PLAYDAY MAYDAY is a tale about a group of adults rediscovering
the joy and nostalgia of games from their childhood. Five friends
reunite in their hometown, but after a freak accident, find themselves
in another world where games come alive and the lines blur between
real life and gameplay. From Twister to Twenty Questions,
PLAYDAY MAYDAY touches on references and reboots, but
focuses more on how friends and family once engaged with one another.
The Montreal Gazette raved that PLAYDAY MAYDAY is "Hilarious...
a journey through a maze of surreal fantasies, seeded with great
running gags which eventually tie the whole zany package together."
"PLAYDAY MAYDAY is a little more mature than some of our past shows.
We have grown to embrace our theatre backgrounds and have come up with
the tightest narrative of any show we've done before." said Uncalled For
writer/performer, Matt Goldberg. "But it's still 100% the Uncalled For people
have come to expect. Our voice, our craziness, our energy."
Performing together for over 15 years, Uncalled For is comprised of five
writer-performers and one designer/production manager. The Award-winning
troupe is also Canadian Comedy Award-nominated and has played the
stages of Just For Laughs, Next Stage Theatre Festival, Chicago Sketch
Comedy Festival and many more.
Uncalled For presents
Created by Matt Goldberg, Mike Hughes, Dan Jeannotte,
Jacky Lalonde, Colin Munch, Anders Yates
Performed by Matt Goldberg, Caitlin Howden, Mike Hughes, Colin Munch & Anders Yates
Designed by Jacky Lalonde
November 24 - December 4, 2016
Theatre Passe Muraille Mainspace, 16 Ryerson Avenue, Toronto
Opening Night: November 24, 2016
Wednesday to Saturday at 7:30pm • Saturday & Sunday matinees at 2pm
(except for Nov. 26)
Ticket Prices $25 before October 19, then $30. (+ HST and fees)
and can be purchased in person at the Theatre Passe Muraille Box Office,
by calling 416 504 7529 or online at https://torontosketchfest.secure.force.com/ticket and www.artsboxoffice.ca
DB How does being an LBGTQ performer/artist affect your approach to writing and acting?
AY It's hard to say how being queer affects my approach to writing and acting, since it's not as if I have any experiences not being queer while writing or acting. As far as writing, it certainly impacts the types of stories that I'm interested in telling. I like to try and find opportunities for my characters to operate outside of the confines of traditional gender roles wherever possible. When it comes to acting, I think that growing up in the closet taught me how to have a bit of a secret internal life, and while that was hard, I think it has served me well in giving depth to the characters I portray.
DB Does the current Uncalled For (Playday Mayday) show include any LGBTQ issues?
AY Playday Mayday does touch on some LGBTQ issues. The show features one scene of forbidden love between two men expressed in the most stilted, wooden way possible, which somehow makes it even more touching that these characters who have such difficulty communicating are able to say these things to one another at all. The show as a whole deals with all sorts of games that we used to play as children, and so one portion is all about a boy who likes to pretend to be a Fashion Princess. The scene isn't about that being an unconventional game for a boy to play, it's just presented as his favourite game, plain and simple. The comedy comes from watching the creation of this fantastical fashion monarchy rather than the reversal of gender roles.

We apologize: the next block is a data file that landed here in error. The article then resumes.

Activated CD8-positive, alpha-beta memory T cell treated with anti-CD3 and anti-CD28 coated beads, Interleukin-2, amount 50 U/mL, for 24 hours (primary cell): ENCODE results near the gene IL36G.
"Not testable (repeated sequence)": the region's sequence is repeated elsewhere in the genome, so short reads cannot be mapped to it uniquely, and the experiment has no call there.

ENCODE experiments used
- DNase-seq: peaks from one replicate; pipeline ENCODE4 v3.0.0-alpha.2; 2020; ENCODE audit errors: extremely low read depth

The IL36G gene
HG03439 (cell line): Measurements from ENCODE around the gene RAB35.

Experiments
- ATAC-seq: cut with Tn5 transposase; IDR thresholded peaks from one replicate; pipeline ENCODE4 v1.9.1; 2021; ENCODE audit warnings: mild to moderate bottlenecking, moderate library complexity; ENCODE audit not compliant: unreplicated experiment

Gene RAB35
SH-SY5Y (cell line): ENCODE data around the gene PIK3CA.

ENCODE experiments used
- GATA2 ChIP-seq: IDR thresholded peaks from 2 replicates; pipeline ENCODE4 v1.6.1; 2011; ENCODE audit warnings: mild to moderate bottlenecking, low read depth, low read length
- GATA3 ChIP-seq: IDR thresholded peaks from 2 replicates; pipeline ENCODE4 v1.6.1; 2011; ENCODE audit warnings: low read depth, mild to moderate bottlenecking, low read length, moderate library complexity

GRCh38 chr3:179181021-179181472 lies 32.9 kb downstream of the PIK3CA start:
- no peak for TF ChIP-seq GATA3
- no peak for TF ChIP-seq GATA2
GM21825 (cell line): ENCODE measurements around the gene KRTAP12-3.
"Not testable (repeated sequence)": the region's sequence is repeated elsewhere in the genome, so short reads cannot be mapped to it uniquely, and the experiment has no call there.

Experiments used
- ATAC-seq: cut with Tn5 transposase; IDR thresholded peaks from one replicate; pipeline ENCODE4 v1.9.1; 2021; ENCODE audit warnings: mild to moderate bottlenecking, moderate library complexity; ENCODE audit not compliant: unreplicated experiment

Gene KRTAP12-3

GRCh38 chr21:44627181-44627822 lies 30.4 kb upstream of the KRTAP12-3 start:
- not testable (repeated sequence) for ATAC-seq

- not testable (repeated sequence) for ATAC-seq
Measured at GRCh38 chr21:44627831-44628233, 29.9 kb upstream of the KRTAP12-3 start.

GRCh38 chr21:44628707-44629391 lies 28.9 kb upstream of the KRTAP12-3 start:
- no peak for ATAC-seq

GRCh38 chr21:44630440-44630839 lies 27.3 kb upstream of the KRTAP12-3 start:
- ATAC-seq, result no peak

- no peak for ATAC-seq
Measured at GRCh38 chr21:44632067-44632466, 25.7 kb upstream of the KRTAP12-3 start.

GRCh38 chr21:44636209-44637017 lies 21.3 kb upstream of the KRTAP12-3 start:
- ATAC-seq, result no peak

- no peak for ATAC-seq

DB As a sketch comedy/improv (etc) artist do you include specific issues that interest you personally, and how do they manifest themselves as jokes/comic moments? - and - Can you give me a brief description and example (perhaps 3-5 lines) of some of your comic work?
AYThe issues that interest me personally are always part of my comedy because I'm prone to take my inspiration from the things that I'm constantly thinking about anyway. If there's something that I can't stop thinking about, I always want to try and see how I can poke fun at it. A lot of the time though I'll simply be inspired by a fun contrast. I knew for this show we wanted to tackle as many types of games as possible, and I really wanted to find the highest stakes situation for the silliest game, and so I came up with a scene about a child trying to reconcile with her father on his deathbed but being forced to do it in 20 questions.
DB How is the current Uncalled For show (Playday Mayday) challenging you as a performer and could you briefly describe your part in the production?
AY Playday Mayday has been challenging to me as a performer because we approached this show wanting to look at childhood games while casting ourselves in the show. Having us as adults playing children's games forced us to try to decide: should we portray our characters as children who happen to have larger bodies, or adults with a child-like nature? It's a big difference in the approach to performance. The end result was a bit of a compromise, since we all play so many characters, but we leaned more toward being playful adults, since we wanted to remind ourselves and our audience how to recapture the joy of playing, and not make it feel like the only way to enjoy these games was to be a kid.